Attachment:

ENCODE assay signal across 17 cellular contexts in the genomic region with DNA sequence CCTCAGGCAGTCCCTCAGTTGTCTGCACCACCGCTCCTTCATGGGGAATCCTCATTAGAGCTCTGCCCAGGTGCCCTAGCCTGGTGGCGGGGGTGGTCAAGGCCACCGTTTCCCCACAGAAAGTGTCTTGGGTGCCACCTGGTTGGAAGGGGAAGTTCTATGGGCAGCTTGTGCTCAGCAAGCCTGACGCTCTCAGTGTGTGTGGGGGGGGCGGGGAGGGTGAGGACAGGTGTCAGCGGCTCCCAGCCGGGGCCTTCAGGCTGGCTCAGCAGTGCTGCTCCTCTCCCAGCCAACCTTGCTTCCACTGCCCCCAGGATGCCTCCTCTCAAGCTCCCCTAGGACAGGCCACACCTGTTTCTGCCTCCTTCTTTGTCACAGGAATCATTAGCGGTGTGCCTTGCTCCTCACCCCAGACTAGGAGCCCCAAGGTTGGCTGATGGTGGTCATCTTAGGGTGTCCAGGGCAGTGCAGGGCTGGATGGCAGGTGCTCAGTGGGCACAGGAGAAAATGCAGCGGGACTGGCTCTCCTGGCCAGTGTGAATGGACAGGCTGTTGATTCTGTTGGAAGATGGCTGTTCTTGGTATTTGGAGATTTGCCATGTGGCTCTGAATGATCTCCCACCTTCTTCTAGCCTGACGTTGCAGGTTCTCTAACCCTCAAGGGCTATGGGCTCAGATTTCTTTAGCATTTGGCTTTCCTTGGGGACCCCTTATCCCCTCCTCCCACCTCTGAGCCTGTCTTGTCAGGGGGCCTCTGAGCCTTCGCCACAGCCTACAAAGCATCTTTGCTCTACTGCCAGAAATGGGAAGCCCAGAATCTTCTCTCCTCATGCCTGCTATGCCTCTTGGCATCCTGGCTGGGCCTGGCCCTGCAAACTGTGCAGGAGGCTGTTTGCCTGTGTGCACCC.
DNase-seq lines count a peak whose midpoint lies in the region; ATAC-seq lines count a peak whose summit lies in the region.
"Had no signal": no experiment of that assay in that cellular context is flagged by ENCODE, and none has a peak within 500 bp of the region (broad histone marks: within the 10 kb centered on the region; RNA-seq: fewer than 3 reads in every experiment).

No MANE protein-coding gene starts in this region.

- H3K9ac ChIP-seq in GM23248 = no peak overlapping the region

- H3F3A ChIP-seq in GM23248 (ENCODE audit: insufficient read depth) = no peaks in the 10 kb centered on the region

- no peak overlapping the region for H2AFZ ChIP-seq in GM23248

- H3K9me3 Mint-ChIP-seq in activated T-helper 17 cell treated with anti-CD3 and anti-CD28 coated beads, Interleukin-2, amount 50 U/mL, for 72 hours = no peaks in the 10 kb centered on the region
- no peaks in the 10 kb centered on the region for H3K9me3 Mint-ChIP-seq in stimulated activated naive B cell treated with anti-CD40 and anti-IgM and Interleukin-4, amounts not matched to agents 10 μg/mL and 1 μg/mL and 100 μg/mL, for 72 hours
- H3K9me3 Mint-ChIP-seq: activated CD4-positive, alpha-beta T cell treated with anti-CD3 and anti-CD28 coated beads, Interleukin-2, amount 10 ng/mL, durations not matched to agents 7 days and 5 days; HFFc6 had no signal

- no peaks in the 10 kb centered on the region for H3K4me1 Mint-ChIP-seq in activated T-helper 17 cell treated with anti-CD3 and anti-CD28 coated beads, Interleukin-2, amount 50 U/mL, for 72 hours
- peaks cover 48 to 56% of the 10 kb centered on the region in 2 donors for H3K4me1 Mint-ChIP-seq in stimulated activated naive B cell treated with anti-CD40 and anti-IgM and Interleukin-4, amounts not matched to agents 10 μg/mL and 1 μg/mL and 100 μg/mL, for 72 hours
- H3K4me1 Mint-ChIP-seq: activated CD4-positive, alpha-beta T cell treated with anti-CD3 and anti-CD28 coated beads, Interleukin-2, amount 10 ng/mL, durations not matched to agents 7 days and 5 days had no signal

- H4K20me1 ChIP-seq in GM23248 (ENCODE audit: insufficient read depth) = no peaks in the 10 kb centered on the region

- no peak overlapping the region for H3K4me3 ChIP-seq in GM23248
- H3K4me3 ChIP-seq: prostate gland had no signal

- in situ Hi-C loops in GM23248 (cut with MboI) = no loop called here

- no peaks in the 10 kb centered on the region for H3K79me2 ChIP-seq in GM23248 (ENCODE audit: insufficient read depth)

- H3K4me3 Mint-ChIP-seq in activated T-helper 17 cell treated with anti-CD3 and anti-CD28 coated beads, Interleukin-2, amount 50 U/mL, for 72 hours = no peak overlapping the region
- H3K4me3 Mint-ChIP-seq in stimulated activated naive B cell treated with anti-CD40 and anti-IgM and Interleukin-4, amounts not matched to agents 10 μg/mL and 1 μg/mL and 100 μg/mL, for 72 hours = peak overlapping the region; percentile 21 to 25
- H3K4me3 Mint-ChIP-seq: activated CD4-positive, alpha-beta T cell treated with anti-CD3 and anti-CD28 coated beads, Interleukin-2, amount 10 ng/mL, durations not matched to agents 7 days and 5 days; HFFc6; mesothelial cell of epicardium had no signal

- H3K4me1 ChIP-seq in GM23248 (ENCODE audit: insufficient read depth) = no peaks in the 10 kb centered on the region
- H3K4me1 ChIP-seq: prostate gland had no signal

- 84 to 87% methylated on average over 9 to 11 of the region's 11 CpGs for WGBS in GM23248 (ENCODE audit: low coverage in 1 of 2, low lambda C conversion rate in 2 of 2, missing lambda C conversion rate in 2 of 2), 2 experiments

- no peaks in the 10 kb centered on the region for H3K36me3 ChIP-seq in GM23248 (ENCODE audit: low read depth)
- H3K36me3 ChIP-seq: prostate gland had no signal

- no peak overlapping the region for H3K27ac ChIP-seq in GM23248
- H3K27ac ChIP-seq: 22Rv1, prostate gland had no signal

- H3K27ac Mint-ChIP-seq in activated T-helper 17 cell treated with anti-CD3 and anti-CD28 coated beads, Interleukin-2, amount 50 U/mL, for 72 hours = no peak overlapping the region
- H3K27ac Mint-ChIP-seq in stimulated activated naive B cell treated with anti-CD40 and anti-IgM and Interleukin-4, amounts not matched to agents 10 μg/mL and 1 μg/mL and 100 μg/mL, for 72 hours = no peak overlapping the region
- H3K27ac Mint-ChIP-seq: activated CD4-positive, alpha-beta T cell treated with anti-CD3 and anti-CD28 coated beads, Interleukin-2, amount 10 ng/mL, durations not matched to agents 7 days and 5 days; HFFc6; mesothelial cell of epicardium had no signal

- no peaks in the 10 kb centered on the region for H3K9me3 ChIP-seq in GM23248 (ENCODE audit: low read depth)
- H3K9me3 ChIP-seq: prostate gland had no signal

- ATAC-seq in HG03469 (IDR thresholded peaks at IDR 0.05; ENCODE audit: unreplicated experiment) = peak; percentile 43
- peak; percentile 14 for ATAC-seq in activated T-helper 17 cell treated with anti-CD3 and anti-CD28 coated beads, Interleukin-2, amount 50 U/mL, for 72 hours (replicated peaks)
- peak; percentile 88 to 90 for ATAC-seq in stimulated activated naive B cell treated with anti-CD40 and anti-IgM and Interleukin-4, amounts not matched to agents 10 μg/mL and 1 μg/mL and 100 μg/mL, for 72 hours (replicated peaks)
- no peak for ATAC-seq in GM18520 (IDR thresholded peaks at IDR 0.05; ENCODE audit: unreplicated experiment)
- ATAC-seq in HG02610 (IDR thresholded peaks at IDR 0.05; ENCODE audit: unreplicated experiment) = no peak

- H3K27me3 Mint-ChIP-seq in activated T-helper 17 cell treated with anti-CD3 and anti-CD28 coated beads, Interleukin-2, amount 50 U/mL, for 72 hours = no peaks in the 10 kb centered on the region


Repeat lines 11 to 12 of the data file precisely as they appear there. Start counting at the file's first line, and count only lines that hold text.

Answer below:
- no peaks in the 10 kb centered on the region for H3K4me1 Mint-ChIP-seq in activated T-helper 17 cell treated with anti-CD3 and anti-CD28 coated beads, Interleukin-2, amount 50 U/mL, for 72 hours
- peaks cover 48 to 56% of the 10 kb centered on the region in 2 donors for H3K4me1 Mint-ChIP-seq in stimulated activated naive B cell treated with anti-CD40 and anti-IgM and Interleukin-4, amounts not matched to agents 10 μg/mL and 1 μg/mL and 100 μg/mL, for 72 hours